Jonathan Schooler, the psychologist who helped pioneer the study of insight, has recently begun studying the benefits of daydreams. His lab has demonstrated that people who consistently engage in more daydreaming score significantly higher on measures of creativity. To evaluate daydreaming, he gave subjects a slow section of War and Peace, and then timed how long it took them to start thinking about something else. What these tests measure is someone’s ability to find hidden relationships that can help them solve a problem. That kind of thinking is the essence of creativity. And it turns out that people who daydream a lot are much better at it. However, not all daydreams are equally effective at inspiring new ideas.
In his experiments, Schooler distinguishes between two types of daydreaming. The first type occurs when people notice they are daydreaming only when prodded by the researcher. Although they’ve been told to press a button as soon as they’re minds start to wander, these people fail to press the button. The second type of daydreaming occurs when people catch themselves during the experiment. They notice they’re daydreaming on their own. According to Schooler’s data, individuals who are unaware that their minds have started wandering don’t exhibit increased creativity. The point is that it is not enough to just daydream. Letting your mind drift off is the easy part. The hard part is maintaining enough awareness so that even when you start to daydream, you can interrupt yourself and notice a creative thought.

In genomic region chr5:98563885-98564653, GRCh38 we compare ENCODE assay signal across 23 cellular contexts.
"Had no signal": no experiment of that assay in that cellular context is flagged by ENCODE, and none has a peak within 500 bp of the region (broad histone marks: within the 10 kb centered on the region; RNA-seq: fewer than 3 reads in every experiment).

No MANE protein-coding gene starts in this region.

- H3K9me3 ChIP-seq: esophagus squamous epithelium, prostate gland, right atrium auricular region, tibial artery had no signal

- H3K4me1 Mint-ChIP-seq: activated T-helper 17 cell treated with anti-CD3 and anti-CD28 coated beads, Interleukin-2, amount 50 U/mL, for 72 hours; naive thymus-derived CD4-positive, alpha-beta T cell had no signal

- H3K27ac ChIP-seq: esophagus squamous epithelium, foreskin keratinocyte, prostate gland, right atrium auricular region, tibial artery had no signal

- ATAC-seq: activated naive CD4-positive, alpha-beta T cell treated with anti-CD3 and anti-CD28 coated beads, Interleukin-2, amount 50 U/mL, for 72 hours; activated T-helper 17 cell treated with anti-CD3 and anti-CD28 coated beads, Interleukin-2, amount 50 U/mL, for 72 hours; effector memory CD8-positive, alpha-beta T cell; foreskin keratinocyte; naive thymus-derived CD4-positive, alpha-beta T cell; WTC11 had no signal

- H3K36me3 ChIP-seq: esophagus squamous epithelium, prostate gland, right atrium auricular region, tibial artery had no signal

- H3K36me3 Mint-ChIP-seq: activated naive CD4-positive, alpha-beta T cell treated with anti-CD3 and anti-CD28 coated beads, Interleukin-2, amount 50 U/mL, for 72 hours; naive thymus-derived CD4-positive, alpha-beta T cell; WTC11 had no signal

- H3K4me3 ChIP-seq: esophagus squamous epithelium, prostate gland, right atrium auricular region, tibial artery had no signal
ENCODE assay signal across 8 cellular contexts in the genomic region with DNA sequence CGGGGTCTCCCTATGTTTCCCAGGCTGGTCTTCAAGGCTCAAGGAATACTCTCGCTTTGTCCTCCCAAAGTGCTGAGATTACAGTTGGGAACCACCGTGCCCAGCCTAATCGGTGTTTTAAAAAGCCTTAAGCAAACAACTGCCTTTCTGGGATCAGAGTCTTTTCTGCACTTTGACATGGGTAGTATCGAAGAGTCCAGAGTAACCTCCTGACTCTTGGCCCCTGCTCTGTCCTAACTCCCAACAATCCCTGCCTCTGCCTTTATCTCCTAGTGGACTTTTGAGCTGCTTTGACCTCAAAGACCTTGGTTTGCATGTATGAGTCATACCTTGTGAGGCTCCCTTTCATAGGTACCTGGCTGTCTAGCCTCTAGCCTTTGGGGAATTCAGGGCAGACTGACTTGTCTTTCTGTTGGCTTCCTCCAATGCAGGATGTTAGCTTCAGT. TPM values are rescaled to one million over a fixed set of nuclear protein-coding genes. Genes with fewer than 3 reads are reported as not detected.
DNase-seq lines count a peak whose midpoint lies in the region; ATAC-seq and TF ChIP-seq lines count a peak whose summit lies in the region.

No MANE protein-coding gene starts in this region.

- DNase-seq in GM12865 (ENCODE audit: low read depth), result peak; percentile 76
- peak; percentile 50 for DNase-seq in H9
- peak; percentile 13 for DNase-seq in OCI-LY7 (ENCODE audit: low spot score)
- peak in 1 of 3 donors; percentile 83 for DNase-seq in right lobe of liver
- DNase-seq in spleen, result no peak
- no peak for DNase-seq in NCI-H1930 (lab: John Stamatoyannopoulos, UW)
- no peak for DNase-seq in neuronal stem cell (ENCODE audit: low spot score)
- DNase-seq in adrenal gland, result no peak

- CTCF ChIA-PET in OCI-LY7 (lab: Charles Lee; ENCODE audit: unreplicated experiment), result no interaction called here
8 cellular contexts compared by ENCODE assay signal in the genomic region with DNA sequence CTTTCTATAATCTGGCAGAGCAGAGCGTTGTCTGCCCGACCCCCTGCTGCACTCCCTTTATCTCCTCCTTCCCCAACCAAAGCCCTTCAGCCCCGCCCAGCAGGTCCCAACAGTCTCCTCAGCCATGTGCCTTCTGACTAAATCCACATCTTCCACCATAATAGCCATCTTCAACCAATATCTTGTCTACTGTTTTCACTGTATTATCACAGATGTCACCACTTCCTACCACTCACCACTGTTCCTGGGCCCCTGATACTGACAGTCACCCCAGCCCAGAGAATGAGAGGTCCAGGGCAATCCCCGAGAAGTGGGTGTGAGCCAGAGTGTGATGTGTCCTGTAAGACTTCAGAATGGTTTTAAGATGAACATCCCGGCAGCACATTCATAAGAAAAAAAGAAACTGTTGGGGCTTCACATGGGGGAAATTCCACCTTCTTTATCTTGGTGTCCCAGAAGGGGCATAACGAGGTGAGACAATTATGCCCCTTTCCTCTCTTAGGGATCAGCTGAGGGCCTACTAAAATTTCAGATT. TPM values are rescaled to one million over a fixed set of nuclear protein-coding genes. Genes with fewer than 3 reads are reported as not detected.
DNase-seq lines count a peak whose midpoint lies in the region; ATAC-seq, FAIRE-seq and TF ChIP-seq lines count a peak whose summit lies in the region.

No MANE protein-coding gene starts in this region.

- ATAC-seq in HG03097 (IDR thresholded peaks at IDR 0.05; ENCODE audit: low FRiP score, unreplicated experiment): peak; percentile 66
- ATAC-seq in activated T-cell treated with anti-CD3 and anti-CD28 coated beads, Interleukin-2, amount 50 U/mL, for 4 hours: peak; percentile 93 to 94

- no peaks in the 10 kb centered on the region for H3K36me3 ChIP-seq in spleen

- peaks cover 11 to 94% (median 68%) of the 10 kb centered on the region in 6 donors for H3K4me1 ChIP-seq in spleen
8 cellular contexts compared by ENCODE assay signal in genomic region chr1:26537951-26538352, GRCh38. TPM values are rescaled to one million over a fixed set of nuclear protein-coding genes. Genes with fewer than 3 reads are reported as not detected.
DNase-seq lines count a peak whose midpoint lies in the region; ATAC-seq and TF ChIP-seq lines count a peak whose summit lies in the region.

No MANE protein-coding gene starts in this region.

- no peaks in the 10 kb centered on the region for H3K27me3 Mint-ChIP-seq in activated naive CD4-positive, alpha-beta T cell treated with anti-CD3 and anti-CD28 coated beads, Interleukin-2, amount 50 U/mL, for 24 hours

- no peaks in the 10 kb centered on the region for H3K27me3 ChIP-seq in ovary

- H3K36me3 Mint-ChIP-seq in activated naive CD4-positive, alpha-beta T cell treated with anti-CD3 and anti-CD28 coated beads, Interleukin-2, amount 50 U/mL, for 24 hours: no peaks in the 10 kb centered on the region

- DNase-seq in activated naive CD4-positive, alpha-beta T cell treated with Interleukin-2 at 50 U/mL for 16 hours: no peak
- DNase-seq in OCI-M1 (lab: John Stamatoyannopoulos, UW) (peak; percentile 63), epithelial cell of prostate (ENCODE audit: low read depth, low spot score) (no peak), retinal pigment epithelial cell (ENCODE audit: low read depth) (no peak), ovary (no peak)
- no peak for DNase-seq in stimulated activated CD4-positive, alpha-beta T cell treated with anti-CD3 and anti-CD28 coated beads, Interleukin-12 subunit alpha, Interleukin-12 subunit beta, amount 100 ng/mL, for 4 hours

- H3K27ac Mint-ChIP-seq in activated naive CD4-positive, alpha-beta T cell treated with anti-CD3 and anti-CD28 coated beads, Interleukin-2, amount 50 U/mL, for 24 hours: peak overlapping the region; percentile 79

Productive daydreaming requires a delicate mental balancing act. On the one hand, translating boredom into a relaxed form of thinking leads to a thought process characterized by unexpected connections. A moment of monotony can become a rich source of insights. On the other hand, letting the mind wander so far away that it gets lost, isn’t useful. Even in the midst of an entertaining daydream, you need to maintain a foothold in the real world.
- Jonah Lehrer, Imagine: How Creativity Works
Schooler actually buys what he’s selling. Every day, he schedules his drive down to the Pacific Coast. He leaves his iPhone in his car, and just walks, letting his mind wander. He says it’s where all his best ideas are born.